Except covered bond swaps, of course. The problem is we just dont fit in. Covered bond swaps have too many odd features that break clearing house rules, like continuing after the death of the issuer, and not allowing two-way posting of collateral (and plenty of others, but I dont want to bore you any more than is absolutely necessary).
Fortunately everyone gets this. Commission have told the supervisors who are responsible for the nitty-gritty details of EMIR the rule book that insists on central clearing - not to be too beastly to the covered bond market (not the exact words that they used). But, as ever, the devil is in the detail.
For example, ok covered bond pools can ignore the requirement to post collateral (because they cant take it out of the cover pool) but what about the other side of the swap? the investment bank that enters into the swap normally has to post their margining requirements into the cover pool to keep it away from the insolvency estate.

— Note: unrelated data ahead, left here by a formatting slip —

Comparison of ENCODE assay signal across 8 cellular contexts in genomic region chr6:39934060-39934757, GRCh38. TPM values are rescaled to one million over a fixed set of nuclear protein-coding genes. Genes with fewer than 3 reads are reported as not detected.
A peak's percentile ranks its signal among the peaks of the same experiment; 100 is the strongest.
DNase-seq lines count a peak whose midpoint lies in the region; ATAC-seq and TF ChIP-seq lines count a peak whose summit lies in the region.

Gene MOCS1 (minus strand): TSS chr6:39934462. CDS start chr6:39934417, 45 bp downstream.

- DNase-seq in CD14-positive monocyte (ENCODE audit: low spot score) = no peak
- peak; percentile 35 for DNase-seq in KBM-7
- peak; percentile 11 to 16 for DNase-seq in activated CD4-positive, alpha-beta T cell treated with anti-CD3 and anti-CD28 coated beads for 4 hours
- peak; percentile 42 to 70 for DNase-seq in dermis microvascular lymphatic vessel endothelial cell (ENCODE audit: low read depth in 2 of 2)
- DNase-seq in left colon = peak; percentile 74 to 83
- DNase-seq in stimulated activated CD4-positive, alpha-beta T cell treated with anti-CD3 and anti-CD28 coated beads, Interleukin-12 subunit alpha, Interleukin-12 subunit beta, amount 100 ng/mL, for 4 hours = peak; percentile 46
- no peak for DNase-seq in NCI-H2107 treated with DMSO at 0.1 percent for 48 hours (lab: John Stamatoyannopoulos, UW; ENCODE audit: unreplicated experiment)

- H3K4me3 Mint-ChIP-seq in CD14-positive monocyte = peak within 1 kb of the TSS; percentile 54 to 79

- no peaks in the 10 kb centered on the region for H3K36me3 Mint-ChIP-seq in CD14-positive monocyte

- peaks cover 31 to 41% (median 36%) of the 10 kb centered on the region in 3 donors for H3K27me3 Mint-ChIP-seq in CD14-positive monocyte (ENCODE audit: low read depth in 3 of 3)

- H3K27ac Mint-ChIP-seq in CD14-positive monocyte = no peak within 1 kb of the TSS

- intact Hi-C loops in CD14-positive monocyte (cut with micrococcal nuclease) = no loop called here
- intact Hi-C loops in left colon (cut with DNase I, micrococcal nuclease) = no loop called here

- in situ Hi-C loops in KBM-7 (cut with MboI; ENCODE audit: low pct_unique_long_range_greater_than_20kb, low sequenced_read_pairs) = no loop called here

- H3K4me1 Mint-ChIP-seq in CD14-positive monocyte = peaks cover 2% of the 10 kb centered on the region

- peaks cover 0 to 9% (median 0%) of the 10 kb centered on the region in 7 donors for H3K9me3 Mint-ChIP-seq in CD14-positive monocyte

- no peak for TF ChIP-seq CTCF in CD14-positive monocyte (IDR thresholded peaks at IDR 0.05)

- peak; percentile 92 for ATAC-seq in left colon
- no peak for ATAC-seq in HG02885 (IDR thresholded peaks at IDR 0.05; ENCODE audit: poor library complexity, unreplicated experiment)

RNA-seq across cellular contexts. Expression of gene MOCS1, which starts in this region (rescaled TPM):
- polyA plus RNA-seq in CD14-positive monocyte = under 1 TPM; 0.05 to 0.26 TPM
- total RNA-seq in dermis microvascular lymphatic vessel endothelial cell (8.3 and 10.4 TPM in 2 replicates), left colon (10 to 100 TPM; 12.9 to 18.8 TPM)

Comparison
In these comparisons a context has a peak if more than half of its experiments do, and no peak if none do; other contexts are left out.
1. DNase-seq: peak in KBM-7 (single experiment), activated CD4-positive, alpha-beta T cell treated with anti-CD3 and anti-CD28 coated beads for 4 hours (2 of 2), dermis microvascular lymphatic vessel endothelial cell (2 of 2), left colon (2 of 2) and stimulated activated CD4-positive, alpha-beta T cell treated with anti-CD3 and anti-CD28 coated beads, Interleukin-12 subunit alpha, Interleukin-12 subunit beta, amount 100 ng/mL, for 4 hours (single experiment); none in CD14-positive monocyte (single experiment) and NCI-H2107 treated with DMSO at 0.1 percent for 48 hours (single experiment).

Can investment banks divide their swap books into those that are part of a cover pool and those that arent? Even when their counterparty is the same legal entity. In theory yes but, speaking as someone who started their career in the swaps back office (oh, happy days), trust me, it isnt going to be easy in practice.
Then there are the limits on the number of non-cleared derivatives that a bank is allowed to have. Just because a swap is excused clearing and/or collateral posting, does it also get excluded from these limits? Probably not.
But the biggest question is, which swaps get to benefit? The working definition seems to be swaps associated with covered bonds that are compliant with the CRR definition of covered bonds. So no aircraft, SME covered bonds, no non-EEA originated covered bonds (to the extent that they are issued in the EEA), and certainly no structured covered bonds. So, further strengthening of the difference between what is a real covered bond and what is a mere lookalike.
(Im very grateful to Paloma Repullo of the European Mortgage Federation who has written an excellent summary of the EMIR consultation process in the latest edition of Mortgage Info magazine if you need more details.)
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